Prophet Joseph (Yusuf) Interprets Pharaoh’s Dream
Prophet Joseph (Yusuf) PBUH is an important figure in Islam and the story of Joseph is one of the most inspiring stories of the Quran. In Islamic tradition, dream interpretation was a favor that Allah (God) had bestowed on Prophet Joseph (Prophet Yusuf). Interpreting pharaoh’s dream is one of the most important parts of Prophet Joseph’s story in the Quran. Watch this scene of one of the movies made about Prophet Joseph’s life according to the Islamic tradition (Prophet Yusuf’s Dream Interpretation).
More Facts about the Story of Prophet Joseph in Islam
Prophet Joseph (Prophet Yusuf, Nabi Yusuf, Hazrat Yousuf, Yusuf the Prophet) is an important figure in Islam and other Abrahamic religions aka Judaism and Christianity. The story of Joseph is one of the most inspiring stories in Islamic tradition which the Quran (The Muslim holy book) refers to as “the most beautiful of stories.” Joseph from the Quran corresponds to Joseph (son of Jacob), a person from the Tanakh, the Jewish religious scripture, and the Christian Bible. Of all of Jacob’s children, Joseph was trusted with prophethood.
Although the narratives of other prophets are mentioned in various Surahs (Chapters) of the holy Quran, the complete story of Joseph is uniquely narrated in a single chapter. The story of Joseph in the Quran is a continuous narrative and the Quran itself relates to the story’s importance in the third verse of Surah Yusuf: “and We narrate unto you best or most beautiful of stories (aḥsanal-qaṣaṣ)”.
The story of Prophet Joseph (Story of Prophet Yusuf) is said to be the most detailed narrative in the Quran and bears more details than the Biblical counterpart. The Islamic and the Biblical sources bear considerable similarities in narrating the story of Joseph. Joseph (Yusuf) is believed to have been the eleventh son of Jacob (Yaqub). He along with his family lived in the land of Cana’an. The story of Joseph (Prophet Yusuf story) in Islam begins with Joseph revealing a dream he had to his father, which Jacob recognizes as a prophecy.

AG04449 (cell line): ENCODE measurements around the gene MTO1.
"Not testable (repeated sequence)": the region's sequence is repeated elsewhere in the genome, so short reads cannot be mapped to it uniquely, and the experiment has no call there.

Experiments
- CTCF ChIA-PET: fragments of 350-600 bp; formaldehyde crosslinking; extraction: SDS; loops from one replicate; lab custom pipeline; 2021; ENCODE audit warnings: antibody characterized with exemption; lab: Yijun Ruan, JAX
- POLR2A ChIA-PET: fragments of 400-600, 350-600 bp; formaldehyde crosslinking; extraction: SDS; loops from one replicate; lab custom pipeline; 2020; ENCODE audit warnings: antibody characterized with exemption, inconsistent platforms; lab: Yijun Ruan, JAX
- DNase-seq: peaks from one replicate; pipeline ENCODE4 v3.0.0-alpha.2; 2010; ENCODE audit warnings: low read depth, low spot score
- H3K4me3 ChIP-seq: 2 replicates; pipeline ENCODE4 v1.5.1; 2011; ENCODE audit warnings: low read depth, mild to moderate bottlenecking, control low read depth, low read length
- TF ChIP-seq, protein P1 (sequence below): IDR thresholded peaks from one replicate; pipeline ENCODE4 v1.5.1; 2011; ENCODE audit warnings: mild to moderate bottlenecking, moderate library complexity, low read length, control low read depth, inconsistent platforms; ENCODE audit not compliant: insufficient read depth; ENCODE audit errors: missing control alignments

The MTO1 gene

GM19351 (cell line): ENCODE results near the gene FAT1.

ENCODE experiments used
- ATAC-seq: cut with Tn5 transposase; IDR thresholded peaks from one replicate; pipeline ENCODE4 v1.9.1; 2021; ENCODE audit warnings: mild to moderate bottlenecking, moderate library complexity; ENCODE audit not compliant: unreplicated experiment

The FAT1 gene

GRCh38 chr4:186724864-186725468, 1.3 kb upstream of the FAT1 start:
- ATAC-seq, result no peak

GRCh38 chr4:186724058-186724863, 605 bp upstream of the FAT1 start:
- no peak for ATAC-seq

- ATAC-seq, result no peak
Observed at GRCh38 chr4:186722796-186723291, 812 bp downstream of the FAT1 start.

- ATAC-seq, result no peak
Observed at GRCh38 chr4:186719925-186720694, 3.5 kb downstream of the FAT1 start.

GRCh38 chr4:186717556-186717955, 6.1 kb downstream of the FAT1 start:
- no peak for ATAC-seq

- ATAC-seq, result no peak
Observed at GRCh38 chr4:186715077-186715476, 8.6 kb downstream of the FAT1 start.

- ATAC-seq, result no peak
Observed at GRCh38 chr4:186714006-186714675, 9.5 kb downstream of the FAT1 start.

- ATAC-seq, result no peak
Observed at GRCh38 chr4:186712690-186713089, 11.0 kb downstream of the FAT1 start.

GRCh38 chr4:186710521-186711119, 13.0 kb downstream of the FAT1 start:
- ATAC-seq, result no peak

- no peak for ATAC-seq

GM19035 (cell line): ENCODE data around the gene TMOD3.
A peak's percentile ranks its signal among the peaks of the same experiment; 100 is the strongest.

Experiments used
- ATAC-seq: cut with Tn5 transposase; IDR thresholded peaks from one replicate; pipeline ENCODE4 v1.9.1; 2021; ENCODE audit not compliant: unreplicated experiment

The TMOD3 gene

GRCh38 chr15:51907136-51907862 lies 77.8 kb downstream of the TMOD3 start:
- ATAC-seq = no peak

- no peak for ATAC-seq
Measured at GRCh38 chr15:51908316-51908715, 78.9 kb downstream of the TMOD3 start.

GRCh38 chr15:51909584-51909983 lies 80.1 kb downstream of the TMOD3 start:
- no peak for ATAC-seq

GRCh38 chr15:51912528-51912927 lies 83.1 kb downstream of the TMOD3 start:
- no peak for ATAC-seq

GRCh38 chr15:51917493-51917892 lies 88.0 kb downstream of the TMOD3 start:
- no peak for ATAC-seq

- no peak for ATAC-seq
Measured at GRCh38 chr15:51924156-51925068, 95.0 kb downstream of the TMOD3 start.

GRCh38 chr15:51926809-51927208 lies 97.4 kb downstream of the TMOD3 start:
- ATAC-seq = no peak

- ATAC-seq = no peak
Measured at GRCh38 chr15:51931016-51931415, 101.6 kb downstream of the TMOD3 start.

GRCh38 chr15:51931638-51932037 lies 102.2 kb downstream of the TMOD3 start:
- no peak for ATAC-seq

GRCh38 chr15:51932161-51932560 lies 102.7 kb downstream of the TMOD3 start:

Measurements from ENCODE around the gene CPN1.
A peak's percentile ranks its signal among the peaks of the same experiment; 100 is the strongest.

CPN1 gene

Joseph’s half-brothers were jealous of him because they knew that he was their father, Jacob’s favorite son, and therefore plotted to kill him. Upon suggestion by one of his brothers, they threw Joseph into a well and a camel caravan carrying spices and perfumes to Egypt, found Joseph and took him into slavery.
They sold Joseph to Potiphar, the captain of Pharaoh’s guard. Potiphar took him home and asked his wife, Zuleika (Zuleikha, Zulaikha), to treat him well. This is the point of the story that many scholars of Islam report as being central (contrasting to other religious traditions) to Joseph’s story. Under Potiphar’s watch, Joseph grows to a man and moves to a high position in his household. Zuleika falls in love with Joseph and tries to seduce him into an affair. Prophet Joseph rejects her indecent offers. Zuleika, Potiphar’s wife that was angered by his running away from her, made a false accusation of rape, and thus assured his imprisonment.
It happened that Pharaoh’s chief cupbearer and chief baker, who had offended the Pharaoh, were also thrown into the prison. Both men had dreams, and Joseph, who by God’s grace was able to interpret dreams asked to hear. The cupbearer’s dream was about a vine with three branches that was budding. And as it was budding, its blossoms came out and they produced grapes. The cupbearer took those grapes and squeezed them into Pharaoh’s cup, and placed the cup in Pharaoh’s hand. Joseph interpreted this dream as the cupbearer being restored as cupbearer to the Pharaoh within three days. The baker’s dream was about three baskets full of bread for the Pharaoh, and birds were eating the bread out of those baskets. Joseph interpreted this dream as the baker being hanged within three days and having his flesh eaten by birds. Joseph requested that the cupbearer mention him to Pharaoh to secure his release from prison but the cupbearer, reinstalled in office, forgot Prophet Joseph.
Prophet Joseph (Yusuf) had remained forgotten within the confines of the prison walls for a number of years, busy perfecting himself and guiding the prisoners around him. After two more years, the Pharaoh dreamt of seven lean cows, which devoured seven fat cows; and of seven withered ears of grain, which devoured seven fat ears. When the Pharaoh’s advisers failed to interpret these dreams, the cupbearer remembered Joseph. Joseph was then summoned. He interpreted the dream as seven years of abundance followed by seven years of famine, and advised the Pharaoh to store a surplus grain.
Following the prediction, Joseph became Vizier. (the highest official in ancient Egypt to serve the pharaoh (king) during the Old, Middle, and New Kingdoms). During the seven years of abundance, Joseph ensured that the storehouses were full and that all produce was weighed. When the famine came, it was so severe that people from surrounding nations came to Egypt to buy bread.
Many movies, TV serials, cartoons, etc. have been made based on the story of Prophet Yusuf’s life in accordance with the narratives of different religions, especially Islam.